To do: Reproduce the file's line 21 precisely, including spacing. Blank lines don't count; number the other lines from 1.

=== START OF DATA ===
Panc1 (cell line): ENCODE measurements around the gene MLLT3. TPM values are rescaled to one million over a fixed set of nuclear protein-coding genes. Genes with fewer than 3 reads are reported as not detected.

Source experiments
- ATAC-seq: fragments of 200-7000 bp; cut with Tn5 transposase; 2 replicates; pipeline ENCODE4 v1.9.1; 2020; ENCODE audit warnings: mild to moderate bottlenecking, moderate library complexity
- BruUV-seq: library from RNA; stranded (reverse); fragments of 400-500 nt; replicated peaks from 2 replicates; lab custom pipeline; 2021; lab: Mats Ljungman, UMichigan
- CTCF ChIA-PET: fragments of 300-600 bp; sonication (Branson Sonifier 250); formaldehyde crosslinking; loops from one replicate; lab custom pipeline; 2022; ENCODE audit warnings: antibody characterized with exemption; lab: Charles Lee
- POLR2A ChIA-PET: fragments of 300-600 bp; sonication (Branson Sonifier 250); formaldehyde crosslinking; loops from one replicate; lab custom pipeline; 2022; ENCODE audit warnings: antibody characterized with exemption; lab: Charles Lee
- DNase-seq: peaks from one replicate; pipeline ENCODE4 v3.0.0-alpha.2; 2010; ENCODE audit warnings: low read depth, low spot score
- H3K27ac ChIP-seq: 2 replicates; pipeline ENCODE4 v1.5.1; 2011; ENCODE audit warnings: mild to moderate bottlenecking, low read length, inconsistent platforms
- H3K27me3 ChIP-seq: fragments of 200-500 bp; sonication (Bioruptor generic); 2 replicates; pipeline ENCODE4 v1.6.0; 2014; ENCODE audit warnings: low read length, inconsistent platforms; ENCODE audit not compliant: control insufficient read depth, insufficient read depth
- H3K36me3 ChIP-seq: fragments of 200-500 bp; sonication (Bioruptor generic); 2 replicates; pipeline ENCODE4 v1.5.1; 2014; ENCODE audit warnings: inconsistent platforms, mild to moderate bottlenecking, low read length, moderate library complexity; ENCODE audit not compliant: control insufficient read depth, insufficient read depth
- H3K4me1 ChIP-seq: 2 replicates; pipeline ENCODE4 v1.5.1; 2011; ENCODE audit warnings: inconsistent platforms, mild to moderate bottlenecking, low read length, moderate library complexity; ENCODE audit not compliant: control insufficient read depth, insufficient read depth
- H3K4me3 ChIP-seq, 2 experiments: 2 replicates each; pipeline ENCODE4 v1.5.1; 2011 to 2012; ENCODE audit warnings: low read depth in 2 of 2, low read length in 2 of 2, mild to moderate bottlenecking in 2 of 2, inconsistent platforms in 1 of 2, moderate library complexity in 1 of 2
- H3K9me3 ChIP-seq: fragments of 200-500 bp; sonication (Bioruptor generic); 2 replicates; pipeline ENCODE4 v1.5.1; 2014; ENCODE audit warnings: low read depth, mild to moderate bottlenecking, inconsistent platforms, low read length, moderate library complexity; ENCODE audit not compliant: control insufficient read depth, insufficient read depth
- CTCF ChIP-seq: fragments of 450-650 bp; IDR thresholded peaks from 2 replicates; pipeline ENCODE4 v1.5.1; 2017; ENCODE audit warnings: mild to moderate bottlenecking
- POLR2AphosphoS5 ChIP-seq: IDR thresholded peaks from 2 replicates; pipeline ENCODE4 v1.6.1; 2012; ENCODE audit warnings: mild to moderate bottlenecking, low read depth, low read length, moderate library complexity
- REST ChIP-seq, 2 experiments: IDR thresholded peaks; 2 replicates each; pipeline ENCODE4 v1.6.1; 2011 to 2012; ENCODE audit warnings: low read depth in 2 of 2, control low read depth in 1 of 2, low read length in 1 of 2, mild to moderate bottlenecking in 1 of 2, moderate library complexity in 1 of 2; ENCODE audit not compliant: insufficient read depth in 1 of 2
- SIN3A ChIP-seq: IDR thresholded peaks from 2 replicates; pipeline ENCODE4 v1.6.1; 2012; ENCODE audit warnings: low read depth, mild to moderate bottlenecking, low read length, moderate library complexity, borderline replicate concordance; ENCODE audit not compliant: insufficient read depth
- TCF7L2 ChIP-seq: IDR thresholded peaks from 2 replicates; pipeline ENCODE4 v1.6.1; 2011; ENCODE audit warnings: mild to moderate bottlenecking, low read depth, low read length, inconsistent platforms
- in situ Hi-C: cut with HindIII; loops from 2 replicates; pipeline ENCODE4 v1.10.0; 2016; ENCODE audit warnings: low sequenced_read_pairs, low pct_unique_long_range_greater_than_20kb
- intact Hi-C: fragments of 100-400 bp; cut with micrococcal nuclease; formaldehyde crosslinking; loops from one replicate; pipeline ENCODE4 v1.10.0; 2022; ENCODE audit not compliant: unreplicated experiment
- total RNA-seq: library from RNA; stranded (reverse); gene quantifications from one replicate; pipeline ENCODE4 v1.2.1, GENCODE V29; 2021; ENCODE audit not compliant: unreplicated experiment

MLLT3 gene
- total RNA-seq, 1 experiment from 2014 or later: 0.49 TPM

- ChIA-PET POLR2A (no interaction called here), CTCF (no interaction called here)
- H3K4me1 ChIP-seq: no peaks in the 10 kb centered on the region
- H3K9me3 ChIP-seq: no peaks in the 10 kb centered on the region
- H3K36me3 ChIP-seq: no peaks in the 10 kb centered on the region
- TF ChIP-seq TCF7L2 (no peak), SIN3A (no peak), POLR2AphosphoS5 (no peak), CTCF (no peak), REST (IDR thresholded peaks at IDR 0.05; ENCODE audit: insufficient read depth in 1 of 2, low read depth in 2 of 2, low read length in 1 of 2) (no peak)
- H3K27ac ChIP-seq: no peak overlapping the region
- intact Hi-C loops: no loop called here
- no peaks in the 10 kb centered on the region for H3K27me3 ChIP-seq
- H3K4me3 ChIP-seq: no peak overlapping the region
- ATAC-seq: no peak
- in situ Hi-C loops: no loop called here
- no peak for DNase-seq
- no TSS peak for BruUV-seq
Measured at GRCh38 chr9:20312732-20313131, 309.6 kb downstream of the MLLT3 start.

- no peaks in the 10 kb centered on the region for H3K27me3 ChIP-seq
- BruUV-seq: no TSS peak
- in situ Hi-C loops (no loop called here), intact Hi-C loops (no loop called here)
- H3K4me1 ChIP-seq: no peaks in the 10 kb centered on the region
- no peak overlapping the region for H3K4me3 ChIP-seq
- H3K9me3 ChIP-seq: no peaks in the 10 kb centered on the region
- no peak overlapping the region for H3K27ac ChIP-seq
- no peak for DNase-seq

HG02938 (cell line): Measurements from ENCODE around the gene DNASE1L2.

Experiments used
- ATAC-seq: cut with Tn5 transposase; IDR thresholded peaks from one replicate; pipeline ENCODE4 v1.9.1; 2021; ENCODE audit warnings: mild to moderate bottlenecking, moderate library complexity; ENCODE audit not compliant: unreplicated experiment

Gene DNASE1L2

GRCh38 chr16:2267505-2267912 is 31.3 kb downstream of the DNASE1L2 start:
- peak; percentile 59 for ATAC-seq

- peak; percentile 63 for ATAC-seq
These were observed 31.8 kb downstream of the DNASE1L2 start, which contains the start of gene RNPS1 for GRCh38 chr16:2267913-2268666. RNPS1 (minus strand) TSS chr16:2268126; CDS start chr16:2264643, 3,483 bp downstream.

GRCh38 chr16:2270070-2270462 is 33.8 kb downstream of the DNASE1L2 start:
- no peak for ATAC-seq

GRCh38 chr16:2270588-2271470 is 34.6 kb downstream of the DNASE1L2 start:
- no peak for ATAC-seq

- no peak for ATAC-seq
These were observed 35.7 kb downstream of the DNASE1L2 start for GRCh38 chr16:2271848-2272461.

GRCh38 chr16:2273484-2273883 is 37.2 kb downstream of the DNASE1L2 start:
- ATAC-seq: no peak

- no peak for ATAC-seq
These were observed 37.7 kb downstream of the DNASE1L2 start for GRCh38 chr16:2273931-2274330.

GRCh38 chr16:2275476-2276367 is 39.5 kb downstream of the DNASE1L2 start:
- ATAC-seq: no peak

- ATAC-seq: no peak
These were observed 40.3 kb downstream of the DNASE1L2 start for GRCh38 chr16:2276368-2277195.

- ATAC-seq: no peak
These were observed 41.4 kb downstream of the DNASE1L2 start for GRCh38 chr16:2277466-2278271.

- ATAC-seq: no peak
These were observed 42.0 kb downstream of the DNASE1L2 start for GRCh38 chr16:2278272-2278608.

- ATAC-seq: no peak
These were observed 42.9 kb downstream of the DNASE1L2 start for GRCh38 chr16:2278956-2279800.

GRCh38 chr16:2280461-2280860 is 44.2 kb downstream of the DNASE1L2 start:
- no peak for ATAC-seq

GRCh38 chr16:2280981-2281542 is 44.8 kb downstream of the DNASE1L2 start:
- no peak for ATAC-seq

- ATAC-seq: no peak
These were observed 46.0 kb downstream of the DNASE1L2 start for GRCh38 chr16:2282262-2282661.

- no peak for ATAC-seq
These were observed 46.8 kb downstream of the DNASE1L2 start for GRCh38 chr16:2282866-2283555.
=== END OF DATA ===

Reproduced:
- total RNA-seq: library from RNA; stranded (reverse); gene quantifications from one replicate; pipeline ENCODE4 v1.2.1, GENCODE V29; 2021; ENCODE audit not compliant: unreplicated experiment